The book talks about creating Sense and Respond 1.0 organisations and adopting operational strategies similar to the approaches taken by the German ‘Mass-Customisation’ school of thought, i.e. using technology to create an information factory then combining it with granular modular production techniques to deliver on-demand services. To my mind this solution falls well short of the Sense and Respond Vision the author expertly outlines. But don’t let the wrong solution prevent you from adopting the right vision. This book and the vision it outlines is very important for the world of work today, where old business models have reached the end of their useful life.
While the technology theme is very strong in the book,(as you would expect from a strategy school based at IBM) its underlying message is the need to deconstruct the very fabric of the organisation and introduce structures that can close the duration between ‘sensing’ and ‘responding’ to a level that establishes a truly on-demand capability. Their analogy of obtaining the responsiveness of ‘Fly-by-Wire’ systems in aircraft works well in this respect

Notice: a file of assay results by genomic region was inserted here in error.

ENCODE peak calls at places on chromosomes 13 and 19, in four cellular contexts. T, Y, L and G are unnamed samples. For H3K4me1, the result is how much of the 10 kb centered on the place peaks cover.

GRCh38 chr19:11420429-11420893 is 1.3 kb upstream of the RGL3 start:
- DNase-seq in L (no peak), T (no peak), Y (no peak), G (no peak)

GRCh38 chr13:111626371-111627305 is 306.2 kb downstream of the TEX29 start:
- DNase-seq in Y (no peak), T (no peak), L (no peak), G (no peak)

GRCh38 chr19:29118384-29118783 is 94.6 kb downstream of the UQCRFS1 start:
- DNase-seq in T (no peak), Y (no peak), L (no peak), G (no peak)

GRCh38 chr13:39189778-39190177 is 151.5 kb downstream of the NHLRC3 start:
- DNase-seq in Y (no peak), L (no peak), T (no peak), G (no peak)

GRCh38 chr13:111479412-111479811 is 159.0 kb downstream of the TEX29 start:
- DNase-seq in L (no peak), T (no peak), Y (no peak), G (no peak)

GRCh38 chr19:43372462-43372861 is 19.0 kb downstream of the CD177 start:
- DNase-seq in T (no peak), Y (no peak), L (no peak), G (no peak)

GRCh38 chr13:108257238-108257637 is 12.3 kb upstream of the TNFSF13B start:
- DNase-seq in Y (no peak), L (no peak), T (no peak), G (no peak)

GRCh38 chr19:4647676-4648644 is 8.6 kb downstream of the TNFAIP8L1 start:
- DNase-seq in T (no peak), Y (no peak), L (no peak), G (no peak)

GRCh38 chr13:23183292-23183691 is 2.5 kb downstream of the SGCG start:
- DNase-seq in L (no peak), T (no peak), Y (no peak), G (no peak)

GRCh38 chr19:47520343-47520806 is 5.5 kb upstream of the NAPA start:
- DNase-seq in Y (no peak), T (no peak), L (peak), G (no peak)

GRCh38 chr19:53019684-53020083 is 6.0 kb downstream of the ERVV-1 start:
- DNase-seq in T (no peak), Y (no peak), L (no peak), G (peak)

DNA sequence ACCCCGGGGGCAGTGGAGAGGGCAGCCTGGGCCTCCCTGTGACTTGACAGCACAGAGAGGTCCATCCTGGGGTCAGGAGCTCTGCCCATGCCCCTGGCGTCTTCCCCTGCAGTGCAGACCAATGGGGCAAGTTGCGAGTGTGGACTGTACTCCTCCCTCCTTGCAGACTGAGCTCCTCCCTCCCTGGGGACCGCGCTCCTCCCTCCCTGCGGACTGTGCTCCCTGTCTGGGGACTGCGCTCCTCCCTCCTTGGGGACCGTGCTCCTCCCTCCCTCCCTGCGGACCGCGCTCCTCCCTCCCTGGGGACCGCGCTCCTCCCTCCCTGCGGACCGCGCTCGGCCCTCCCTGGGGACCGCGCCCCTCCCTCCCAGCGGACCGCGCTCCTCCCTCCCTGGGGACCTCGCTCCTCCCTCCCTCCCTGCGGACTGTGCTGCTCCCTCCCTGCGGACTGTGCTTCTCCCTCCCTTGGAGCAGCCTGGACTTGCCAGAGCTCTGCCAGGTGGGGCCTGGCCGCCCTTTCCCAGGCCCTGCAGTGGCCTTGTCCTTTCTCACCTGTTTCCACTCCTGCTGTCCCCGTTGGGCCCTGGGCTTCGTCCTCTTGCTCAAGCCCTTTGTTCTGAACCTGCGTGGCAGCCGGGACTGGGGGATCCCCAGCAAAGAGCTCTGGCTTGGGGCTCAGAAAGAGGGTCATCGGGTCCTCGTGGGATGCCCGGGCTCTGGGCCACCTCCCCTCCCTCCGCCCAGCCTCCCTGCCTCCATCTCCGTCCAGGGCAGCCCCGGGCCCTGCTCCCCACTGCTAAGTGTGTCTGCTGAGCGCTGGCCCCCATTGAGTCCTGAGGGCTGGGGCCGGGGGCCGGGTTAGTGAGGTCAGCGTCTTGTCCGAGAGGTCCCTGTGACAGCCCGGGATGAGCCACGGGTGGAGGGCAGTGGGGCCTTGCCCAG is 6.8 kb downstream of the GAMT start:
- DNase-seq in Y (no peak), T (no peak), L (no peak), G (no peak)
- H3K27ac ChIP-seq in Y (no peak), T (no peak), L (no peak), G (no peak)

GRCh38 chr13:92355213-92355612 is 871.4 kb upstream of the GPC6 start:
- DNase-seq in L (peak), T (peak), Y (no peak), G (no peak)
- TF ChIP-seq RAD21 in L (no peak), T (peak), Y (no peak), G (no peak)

More space might have been given to the approaches required to change the management mindsets and behaviours.
I would caution companies not to think of this solely as a technology solution otherwise they may be in danger of simply creating a more sophisticated form of make and sell with the technology solution providing a disappointing response to sensing the wrong needs.
The book outlines a brilliant strategic case for the adoption of Sense and Respond principles.
Stephan has brought the term ‘Sense and Respond’ to the attention of a very large audience and has since this book developed it into a fully fledged post-industrial managerial model. A great read for people who are passionate about creating breakthrough organisations.
This book was originally published as a concept outlining the case for Sense and Respond type organizations when In Europe we were actually creating organizations who were doing this, the latter work lead on to the book Sense and Respond by Stephen Parry